We sat glued to our screens for days, tracking the progress of the auction and gnawing our fingers — suspending the methodical wrecking of our nail-beds only to dab nervously at the perspiration on our foreheads.
When auction titans clash
The auction was conducted in Wrapped Ether (WETH), which has the same value as Ether (ETH), so for convenience I’ll simply refer to the latter. After a warm-up period during which various users made relatively modest bids for the 1–1–1, the heavyweights began to make their presence felt. In particular, the bidders ‘robertwhite’ and ‘DWM’ engaged in a fierce battle for ownership of the 1–1–1, which ended with ‘Robertwhite’ vanquishing ‘DWM’ by taking the price up to 180 ETH.
We were very surprised and extremely pleased. Despite our initial trepidation, this was a successful debut for F1® Delta Time. And that’s when the action really heated up.
A bidder with the handle ‘Steve 321’ entered the fray to challenge ‘robertwhite’, and the two fought bitterly, slinging powerful bids back and forth. Wallets were maxed as the auction price shot up to a stunning 396 ETH. ‘Steve321’ was going to be the owner of the world’s most prestigious virtual car.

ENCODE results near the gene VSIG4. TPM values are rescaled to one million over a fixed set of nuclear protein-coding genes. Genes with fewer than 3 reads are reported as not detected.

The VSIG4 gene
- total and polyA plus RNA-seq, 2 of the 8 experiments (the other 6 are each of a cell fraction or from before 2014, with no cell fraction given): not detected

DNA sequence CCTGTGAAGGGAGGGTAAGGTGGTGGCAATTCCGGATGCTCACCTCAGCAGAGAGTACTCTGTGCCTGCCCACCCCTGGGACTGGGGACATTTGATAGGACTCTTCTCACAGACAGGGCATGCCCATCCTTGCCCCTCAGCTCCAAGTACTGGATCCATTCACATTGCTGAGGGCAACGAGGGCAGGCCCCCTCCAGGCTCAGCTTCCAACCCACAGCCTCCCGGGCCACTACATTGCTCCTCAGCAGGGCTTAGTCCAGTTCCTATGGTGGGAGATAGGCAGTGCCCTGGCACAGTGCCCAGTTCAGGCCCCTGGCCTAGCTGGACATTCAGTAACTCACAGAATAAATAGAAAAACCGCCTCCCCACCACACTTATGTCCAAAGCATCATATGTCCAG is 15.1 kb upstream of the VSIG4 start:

But suddenly, with only minutes left until the auction’s end, a newcomer named ‘09E282’ burst into the scene to make an eye-watering — and oddly specific — bid of 415.9 ETH, worth somewhere between $106,000 and $115,000 depending on the source and exchange rate. The auction concluded. We had just sold our first F1® Delta Time NFT for more than a hundred thousand dollars. But to whom?
We had absolutely no idea. All we were able to find out was what the blockchain community had also determined: the winning wallet ‘09E282’ was created just hours before the end of the auction and was funded via Bitfinex. Unfortunately, this information provided no clues about the identity of the buyer. Our contacts at OpenSea, the NFT marketplace on which the 1–1–1 auction was conducted, didn’t know either.
Decoding the secret meaning behind 415.9
As I was working on the announcement for the auction result, the specificity of the winning bid nagged at me. 415.9 ETH: what a strangely precise amount. Was there some significance behind it?
We announced a sale dollar value for the 1–1–1 based on the exchange rate given on the EtherScan transaction entry, figuring that this was a fair and open approach. EtherScan told us that 1 ETH was equal to $271.83. Multiplying by 415.9 gives a dollar value for the auction of $113,054.097. We therefore wrote that the sale price of 415.9 ETH was worth “approximately US$113,000”.
With the announcement prepared, I turned once again to ponder the mysterious number. Oh 415.9, wherefore art thou 415.9? As the shadows deepened, as the darkness gathered ominously beyond the flicker-free illumination cast by my ultrawide, I uncovered something unsettling. Below, I reproduce the notes I made on that night.
1–1–1 Auction end: 02:49:12 May 28 with bid of 415.9 ether